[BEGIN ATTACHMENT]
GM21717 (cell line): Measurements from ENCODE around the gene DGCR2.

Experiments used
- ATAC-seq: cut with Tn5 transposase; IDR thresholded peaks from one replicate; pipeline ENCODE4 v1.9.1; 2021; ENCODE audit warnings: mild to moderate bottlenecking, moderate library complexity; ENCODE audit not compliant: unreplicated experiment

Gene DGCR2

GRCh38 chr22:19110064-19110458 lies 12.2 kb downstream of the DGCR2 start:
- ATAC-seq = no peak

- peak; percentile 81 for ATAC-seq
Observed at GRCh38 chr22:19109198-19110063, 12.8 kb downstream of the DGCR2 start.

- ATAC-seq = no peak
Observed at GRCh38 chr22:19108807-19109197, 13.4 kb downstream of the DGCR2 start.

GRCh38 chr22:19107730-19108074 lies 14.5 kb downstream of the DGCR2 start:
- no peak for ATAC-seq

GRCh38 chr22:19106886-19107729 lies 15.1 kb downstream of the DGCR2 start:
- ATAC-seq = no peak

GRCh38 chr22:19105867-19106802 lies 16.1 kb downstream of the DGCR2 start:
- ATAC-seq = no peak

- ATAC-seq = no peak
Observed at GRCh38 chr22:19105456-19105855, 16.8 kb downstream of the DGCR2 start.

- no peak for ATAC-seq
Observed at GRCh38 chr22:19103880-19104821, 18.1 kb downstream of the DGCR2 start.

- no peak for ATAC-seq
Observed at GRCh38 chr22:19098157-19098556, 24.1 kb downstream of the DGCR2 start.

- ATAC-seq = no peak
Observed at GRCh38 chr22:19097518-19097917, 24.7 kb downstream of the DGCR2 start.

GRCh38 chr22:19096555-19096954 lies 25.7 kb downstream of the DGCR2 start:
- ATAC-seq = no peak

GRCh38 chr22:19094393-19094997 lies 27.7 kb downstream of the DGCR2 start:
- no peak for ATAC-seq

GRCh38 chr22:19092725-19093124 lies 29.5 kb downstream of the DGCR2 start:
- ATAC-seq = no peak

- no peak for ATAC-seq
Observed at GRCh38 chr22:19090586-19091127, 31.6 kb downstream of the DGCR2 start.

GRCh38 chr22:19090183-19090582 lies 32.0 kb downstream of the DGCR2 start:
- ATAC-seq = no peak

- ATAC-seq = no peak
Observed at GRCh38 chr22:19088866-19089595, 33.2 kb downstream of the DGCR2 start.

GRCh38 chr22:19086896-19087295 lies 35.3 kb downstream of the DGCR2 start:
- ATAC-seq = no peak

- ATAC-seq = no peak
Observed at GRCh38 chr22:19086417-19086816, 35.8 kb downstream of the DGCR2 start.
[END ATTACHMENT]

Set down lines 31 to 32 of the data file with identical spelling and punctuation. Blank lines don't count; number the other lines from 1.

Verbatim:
- no peak for ATAC-seq
Observed at GRCh38 chr22:19090586-19091127, 31.6 kb downstream of the DGCR2 start.